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Coding Corner: Undercoding isn’t a solution, it’s a potential compliance liability



November 01, 2016
Area(s) of Interest: Payor Issues and Reimbursement Practice Management 

CPR’s “Coding Corner” focuses on coding, compliance and documentation issues relating specifically to physician billing. This month’s tip comes from Michael D. Miscoe, President-Elect of the AAPC National Advisory Board, and G. John Verhovshek, the managing editor for AAPC, a training and credentialing association for the business side of health care.   

Undercoding—failing to report the full extent of the procedures or services provided—is sometimes used as a defensive strategy to thwart audits or fraud accusations. The thinking is, “If I under-report the services provided, I can’t be accused of trying to receive payments in bad faith.” But undercoding is a poor strategy, as Novitas, the Medicare contractor for Delaware, Maryland, New Jersey, Pennsylvania and Washington, D.C., recently outlined

 


  • Undercoding hurts provider reimbursement:

…undercoding impacts your practice revenue. You are not being appropriately paid for the level of service you provide to your patients. Correcting undercoded claims can mean costly appeals.

 


  • Undercoding increases improperly paid claims:

 

When there is an underpayment due to undercoding, we did not pay the claim correctly and it is counted as an improper payment error…. Undercoding errors can statistically impact calculated error rates in the tens of millions of dollars [emphasis in the original].

 


  • Undercoding misrepresents the care provided (which may hurt patients), and skews the data payors use to calculate payments, going forward:

 

Undercoding misrepresents the true level care that is provided to Medicare beneficiaries. These statistics are used to calculate future Medicare payments and track trends in health care delivery.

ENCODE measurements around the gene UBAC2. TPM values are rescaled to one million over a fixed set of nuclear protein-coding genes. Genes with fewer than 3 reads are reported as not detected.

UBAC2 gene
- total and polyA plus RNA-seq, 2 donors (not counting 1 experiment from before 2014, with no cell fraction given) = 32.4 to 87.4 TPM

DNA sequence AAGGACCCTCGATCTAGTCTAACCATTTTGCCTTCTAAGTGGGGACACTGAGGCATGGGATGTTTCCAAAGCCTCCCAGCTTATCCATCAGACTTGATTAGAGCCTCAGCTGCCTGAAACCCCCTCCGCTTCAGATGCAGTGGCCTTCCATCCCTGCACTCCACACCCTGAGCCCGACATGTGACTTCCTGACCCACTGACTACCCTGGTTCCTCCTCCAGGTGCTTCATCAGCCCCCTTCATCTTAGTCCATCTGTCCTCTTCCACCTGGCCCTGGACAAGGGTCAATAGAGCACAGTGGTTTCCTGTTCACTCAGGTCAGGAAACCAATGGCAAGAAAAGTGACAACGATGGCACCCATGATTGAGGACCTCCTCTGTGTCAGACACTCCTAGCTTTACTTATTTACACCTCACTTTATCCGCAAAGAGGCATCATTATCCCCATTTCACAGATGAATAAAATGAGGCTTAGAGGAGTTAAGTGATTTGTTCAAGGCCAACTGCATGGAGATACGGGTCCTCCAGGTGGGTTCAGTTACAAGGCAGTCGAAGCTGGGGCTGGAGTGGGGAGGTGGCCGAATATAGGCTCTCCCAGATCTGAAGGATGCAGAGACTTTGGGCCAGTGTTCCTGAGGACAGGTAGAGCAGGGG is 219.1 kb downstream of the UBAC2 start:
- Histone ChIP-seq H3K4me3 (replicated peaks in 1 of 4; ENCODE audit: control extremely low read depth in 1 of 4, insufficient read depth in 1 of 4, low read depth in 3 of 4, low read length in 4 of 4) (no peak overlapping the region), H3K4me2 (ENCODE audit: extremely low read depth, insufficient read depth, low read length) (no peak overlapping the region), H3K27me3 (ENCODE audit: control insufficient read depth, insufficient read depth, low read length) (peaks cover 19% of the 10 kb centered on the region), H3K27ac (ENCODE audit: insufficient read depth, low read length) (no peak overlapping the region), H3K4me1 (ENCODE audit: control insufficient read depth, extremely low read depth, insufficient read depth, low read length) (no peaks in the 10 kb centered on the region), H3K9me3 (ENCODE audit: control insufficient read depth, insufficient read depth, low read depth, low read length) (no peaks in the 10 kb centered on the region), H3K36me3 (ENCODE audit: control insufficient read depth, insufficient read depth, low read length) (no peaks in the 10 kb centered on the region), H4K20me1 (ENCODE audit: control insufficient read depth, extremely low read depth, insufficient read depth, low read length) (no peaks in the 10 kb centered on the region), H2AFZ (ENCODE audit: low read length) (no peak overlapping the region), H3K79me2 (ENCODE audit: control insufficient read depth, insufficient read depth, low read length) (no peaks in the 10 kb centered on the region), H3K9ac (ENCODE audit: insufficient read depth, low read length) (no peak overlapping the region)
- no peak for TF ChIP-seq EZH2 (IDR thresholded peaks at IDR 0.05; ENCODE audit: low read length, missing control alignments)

• Undercoding increases your risk of audit:

Patterns of undercoding may be viewed as aberrant and open your practice up to audits and reviews.

 

For all of these reasons, “It’s important to code the level service that is supported by your documentation….”

 

How undercoding creates false claims liability

 

Undercoding, like overcoding (reporting more work than was performed or medically necessary), can create compliance liability. Undercoding can take two forms: Failing to report services performed at the encounter, and underreporting the level of service provided. Both are problematic.

 

Under the False Claims Act, a physician may be held liable for “submit[ting] claims to Medicare for medical services he or she knows were not provided.” Undercoding by omission is the inverse of this. Rather than billing for work that he didn’t do, the provider doesn’t bill for all of the work performed, in an attempt to gain reimbursement to which he isn’t entitled. False claims liability potentially arises where a complete and accurate representation of the service would have resulted in a different payment, or would have negatively influenced the carrier’s determination to pay.